When pastors of souls or Christian leaders are not disposed to the living presence of that Spirit sent by Christ unto his Church on the day of Pentecost and who will remain with the Church until the close of the ages, when religious leaders are not open to the active operation of the Spirit of Jesus, who is present and active in Church, then it is not something to be desired. Rather, it is something to be regreted and rectified. If those who are leaders among the faithful of Christ are not in any way open to the grace, the gifts and the guidance of the Holy Spirit, and do not instruct their flock, as St Paul did remind his son Timothy (2Tim 1:6), to fan into flame the gifts they received on the day of their baptism and confirmation; if the curators of the treasures of the Faith, do not instruct their listeners on these spiritual realities, and on the need to seek such interior communion with the Holy Spirit, intimacy with the indwelling God, that is, the desire for the interior life, which is the hallmark of the Saints; then it is something to be bemoaned and promptly redressed. It is to be bemoaned, because it implies a denial in action, of a truth of faith which is definitively taught and formally professed.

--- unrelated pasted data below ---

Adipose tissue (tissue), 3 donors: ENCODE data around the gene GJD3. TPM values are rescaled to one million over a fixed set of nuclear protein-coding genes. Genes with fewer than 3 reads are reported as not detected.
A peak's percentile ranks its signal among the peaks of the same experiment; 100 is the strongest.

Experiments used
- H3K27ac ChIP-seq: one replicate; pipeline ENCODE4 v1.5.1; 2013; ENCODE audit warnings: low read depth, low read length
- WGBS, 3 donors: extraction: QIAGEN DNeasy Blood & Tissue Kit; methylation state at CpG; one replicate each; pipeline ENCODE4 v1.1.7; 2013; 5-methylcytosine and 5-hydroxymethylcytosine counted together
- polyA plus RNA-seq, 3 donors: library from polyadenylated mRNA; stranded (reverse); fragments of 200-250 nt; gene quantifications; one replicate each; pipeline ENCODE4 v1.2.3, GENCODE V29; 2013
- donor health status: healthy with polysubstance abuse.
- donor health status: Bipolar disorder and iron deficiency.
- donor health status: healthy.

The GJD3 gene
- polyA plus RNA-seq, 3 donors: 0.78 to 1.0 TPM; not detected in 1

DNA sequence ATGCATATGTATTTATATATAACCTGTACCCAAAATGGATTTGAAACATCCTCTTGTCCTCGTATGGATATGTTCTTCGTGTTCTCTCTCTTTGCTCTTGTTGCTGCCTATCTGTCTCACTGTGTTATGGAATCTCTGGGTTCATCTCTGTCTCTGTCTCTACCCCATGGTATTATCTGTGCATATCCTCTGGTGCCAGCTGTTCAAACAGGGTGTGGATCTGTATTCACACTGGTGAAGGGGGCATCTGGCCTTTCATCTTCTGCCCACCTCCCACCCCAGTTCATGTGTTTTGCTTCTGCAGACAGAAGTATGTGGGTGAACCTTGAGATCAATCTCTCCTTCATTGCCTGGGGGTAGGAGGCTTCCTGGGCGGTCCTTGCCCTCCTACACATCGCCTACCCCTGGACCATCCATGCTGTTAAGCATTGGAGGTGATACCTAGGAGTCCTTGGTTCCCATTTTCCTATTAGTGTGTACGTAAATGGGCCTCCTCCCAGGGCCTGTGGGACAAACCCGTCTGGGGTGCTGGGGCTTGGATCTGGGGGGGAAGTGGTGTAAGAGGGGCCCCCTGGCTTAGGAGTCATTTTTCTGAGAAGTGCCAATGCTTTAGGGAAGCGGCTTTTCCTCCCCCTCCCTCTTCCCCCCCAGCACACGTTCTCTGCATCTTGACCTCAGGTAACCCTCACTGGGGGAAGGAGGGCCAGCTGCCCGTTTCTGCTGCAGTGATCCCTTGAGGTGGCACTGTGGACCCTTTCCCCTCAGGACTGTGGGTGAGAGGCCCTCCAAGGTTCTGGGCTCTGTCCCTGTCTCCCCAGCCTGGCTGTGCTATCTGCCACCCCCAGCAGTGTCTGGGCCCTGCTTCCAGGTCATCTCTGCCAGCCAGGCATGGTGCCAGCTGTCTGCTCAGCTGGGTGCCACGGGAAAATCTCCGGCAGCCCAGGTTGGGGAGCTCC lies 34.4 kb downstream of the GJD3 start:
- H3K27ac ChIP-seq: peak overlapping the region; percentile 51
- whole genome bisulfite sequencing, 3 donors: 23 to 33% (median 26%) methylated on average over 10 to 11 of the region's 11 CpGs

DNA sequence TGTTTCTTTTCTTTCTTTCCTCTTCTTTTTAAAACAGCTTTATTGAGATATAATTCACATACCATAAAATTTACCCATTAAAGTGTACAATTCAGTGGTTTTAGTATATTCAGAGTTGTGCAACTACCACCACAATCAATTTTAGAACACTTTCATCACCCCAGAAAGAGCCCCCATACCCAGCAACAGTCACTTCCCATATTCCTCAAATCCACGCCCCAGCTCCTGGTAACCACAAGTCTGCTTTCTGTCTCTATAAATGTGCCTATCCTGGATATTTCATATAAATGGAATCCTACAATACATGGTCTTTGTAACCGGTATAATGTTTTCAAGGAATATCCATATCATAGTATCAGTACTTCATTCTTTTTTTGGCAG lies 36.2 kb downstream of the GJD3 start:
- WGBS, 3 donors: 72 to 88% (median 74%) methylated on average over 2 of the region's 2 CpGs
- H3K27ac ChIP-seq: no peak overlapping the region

If those who lead the Christian community and instruct others in the faith are content only with the guidance of rules and rites or rituals and rubrics, in such a manner that there is no room for docility to promptings from the Holy Spirit, if they are not open to the ministry of the Holy Spirit, if they are not submissive to the counsels of the gifts of the Holy Spirit; something rudimental or fundamental and essential is then lacking. The Christian religion is a spiritual religion. The Christian life is, in essence, a spiritual life. Therefore, openness to the Spirit of God and to the spiritual dimension of Christian living is essential to Christianity. Whenever and wherever this openness is not present, something essential is lacking.